Steen’s LinkedIn profile shows a little less than three years experience as Director of Business Development for the financial planning firm Syverson Strege, where Steen attended “to the relationship development, personal development, and business development of the firm and its clientele.”
Steen started his own business in 2008. The governor’s news release described 25 Connections as “a senior level management consulting firm,” and various Iowa media organizations transmitted that characterization verbatim. Access to the 25 Connections website is now restricted, but captures from the “Wayback Machine” indicate that only Steen and one other person were ever listed as contacts. An origin story published on that site recounts some time playing minor league baseball, a one-year stint selling insurance, and a little more than three years marketing and networking for father Tom Steen’s broker/dealer company, Transition Capital Management, before the creation of 25 Connections.
Adam Steen’s LinkedIn profile describes 25 Connections as “a management consulting and professional speaking entity where I focus on relationship development as a means of creating personal, professional, and corporate growth.” One bio published in the context of that motivational speaking work says Steen “believes that relationships are the key to growth within any youth group, any business or any non-profit organization.”
I’m searching in vain for any sign that Steen has the skill set to handle procurement for a large organization. Relationship building may be valuable in many areas of life, but giving a networking and marketing specialist the authority to sign no-bid contracts for the state could easily lead to cronyism.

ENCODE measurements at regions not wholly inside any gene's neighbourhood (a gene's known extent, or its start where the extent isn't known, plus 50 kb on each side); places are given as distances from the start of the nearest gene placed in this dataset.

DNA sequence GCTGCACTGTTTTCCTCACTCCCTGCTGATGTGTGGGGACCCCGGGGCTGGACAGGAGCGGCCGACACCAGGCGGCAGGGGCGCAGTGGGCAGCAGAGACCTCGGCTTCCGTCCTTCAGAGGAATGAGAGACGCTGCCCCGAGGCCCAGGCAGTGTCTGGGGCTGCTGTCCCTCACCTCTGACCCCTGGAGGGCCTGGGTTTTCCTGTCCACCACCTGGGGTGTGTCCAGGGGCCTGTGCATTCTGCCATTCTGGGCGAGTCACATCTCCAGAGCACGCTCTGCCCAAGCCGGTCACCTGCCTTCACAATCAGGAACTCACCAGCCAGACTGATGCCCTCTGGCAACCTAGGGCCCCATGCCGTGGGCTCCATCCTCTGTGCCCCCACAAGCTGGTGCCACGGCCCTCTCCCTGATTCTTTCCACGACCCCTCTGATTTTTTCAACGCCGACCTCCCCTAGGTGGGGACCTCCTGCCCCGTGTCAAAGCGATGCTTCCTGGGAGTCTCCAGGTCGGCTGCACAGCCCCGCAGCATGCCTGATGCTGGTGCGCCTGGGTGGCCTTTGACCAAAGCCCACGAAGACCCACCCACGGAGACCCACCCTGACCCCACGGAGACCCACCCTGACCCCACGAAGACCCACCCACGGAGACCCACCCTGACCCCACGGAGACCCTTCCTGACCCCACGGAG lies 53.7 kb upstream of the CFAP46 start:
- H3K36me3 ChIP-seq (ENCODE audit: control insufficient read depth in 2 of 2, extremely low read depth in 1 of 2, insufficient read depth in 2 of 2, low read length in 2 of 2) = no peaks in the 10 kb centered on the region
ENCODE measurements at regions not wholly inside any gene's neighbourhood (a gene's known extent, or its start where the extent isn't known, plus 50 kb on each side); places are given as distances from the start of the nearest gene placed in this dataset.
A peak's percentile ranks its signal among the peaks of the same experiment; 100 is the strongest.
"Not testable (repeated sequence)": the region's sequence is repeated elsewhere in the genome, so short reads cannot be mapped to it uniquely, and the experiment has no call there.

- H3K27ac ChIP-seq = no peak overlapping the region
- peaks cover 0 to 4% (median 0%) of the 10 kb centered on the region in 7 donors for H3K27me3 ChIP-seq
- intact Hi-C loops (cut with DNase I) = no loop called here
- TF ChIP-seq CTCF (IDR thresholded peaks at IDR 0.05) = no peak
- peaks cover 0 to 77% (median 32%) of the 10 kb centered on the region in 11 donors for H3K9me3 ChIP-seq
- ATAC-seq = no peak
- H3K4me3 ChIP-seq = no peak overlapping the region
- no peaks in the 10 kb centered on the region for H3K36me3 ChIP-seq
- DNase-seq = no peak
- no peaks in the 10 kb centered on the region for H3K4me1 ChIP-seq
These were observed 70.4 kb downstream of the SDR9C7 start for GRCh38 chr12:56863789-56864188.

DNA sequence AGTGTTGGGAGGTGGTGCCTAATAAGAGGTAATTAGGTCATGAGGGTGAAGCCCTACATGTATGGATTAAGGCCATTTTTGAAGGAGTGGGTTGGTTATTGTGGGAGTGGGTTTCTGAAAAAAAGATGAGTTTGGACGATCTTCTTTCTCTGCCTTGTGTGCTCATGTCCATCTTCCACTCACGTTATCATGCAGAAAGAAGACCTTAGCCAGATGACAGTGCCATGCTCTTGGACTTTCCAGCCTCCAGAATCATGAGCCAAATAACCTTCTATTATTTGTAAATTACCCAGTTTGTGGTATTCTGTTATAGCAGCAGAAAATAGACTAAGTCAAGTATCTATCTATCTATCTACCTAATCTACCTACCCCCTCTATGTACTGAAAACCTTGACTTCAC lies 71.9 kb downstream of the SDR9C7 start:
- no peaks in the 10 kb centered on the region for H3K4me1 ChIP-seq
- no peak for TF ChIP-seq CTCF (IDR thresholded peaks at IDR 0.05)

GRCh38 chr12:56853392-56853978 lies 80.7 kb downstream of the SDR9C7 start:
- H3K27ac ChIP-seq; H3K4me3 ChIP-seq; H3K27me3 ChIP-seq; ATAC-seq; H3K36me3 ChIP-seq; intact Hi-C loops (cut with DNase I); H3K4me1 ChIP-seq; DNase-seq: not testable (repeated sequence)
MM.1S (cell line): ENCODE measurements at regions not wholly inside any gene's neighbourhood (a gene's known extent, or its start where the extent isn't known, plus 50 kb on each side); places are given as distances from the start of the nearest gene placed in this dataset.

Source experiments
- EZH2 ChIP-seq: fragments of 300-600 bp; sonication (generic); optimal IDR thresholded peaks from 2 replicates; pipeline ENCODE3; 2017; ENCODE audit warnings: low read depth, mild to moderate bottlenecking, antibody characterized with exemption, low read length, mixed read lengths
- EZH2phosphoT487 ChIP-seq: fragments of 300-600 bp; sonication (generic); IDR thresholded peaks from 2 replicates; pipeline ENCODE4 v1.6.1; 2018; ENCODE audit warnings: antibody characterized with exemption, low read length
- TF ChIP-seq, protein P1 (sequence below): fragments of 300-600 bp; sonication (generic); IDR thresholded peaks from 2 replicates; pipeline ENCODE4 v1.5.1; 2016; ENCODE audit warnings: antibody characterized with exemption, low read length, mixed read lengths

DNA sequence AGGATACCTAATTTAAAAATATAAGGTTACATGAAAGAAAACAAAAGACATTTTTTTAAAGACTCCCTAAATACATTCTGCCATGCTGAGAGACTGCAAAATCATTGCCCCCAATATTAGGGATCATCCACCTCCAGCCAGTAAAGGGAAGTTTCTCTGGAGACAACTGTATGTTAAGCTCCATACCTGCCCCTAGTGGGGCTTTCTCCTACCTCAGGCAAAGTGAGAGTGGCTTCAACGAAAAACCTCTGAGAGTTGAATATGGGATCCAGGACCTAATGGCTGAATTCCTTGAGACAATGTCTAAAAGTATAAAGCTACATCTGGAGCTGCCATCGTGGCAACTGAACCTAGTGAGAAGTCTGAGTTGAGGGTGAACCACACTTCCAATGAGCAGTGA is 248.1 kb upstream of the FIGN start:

Steen also lacks any background in human resources, which is an important part of the Department of Administrative Services’ work. As interim director, Trombino signed off on job reclassifications and pay increases, including a 45 percent raise for Iowa’s State Medical Director Dr. Caitlin Pedati, which violated state policy in several respects.
In case you were wondering, neither Adam Steen nor his father are major Republican donors. Both have periodically contributed to GOP candidates (Adam gave $250 to Reynolds’ 2018 campaign), and Tom Steen has also supported social conservative organizations linked to Danny Carroll and Bob Vander Plaats (the elder Steen used to work at the precursor to the FAMiLY Leader organization).
Adam Steen is a credentialed minister in the Assemblies of God and, according to one bio, “states with boldness that he is put on this Earth to share his commitment to Jesus Christ regardless of the venue.” Perhaps that quality appealed to Reynolds as she considered whom to put in charge of this state agency. Last April, the governor used her office to promote tenets of Christianity and hailed efforts in “glorifying Jesus Christ through the public affirmation of His sovereignty over our state and our nation.”
PAUL TROMBINO TO LEAD HOMELAND SECURITY DEPARTMENT
Trombino has served as chief operating officer in the governor’s office since early 2019 and continued to hold that position while running the Department of Administrative Services. But on January 14 Reynolds named him to lead Iowa’s Department of Homeland Security and Emergency Management, effective January 22. Iowa’s Homeland Security Director Joyce Flinn had previously announced plans to retire.
Trombino has worked closely with state agencies on many areas of COVID-19 relief and participated in some of the most controversial decisions, such as awarding a $26 million no-bid contract for the Test Iowa program. He and Reynolds were among the high-ranking state officials who appeared in a promotional video for DOMO, one of the Utah-based companies that were parties to that contract. DOMO took the video and accompanying web page offline hours after Foley reported on the video, but I’d saved a copy earlier.